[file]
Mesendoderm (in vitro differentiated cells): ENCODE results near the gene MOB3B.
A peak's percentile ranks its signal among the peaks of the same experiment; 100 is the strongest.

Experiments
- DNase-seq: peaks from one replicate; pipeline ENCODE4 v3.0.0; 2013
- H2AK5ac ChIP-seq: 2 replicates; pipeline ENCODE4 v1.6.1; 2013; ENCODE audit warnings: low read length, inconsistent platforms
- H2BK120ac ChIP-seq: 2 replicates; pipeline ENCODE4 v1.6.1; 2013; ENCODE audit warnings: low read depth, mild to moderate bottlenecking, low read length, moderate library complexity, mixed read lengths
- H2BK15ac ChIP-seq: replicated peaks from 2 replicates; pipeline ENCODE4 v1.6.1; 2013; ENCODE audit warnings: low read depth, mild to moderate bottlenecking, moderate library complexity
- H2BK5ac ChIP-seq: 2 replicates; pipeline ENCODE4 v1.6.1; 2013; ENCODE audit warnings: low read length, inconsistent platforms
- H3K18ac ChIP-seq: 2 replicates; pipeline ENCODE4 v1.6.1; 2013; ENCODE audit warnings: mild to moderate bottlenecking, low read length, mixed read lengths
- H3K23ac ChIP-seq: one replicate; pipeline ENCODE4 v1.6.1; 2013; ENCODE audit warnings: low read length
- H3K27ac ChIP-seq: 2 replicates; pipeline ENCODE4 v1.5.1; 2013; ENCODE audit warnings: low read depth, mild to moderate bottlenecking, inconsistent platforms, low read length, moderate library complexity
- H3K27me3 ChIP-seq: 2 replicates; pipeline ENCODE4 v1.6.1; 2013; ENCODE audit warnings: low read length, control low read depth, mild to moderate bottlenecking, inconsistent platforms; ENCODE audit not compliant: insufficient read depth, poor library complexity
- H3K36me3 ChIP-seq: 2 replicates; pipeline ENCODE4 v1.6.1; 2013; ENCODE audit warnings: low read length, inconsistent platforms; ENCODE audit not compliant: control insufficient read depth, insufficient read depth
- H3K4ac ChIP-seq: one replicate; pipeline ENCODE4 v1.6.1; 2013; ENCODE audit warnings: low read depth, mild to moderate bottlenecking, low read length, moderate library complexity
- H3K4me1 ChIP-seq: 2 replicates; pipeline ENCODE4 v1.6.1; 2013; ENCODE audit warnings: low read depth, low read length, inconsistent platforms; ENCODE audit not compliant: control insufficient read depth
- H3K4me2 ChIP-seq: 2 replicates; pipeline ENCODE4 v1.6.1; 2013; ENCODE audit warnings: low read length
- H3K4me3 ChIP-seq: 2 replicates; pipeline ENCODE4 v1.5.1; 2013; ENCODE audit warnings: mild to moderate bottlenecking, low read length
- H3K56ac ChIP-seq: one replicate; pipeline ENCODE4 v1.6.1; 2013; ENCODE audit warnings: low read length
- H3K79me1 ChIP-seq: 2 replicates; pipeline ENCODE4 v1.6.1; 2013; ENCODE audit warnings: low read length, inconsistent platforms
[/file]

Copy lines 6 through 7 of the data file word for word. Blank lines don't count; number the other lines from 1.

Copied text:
- H2BK120ac ChIP-seq: 2 replicates; pipeline ENCODE4 v1.6.1; 2013; ENCODE audit warnings: low read depth, mild to moderate bottlenecking, low read length, moderate library complexity, mixed read lengths
- H2BK15ac ChIP-seq: replicated peaks from 2 replicates; pipeline ENCODE4 v1.6.1; 2013; ENCODE audit warnings: low read depth, mild to moderate bottlenecking, moderate library complexity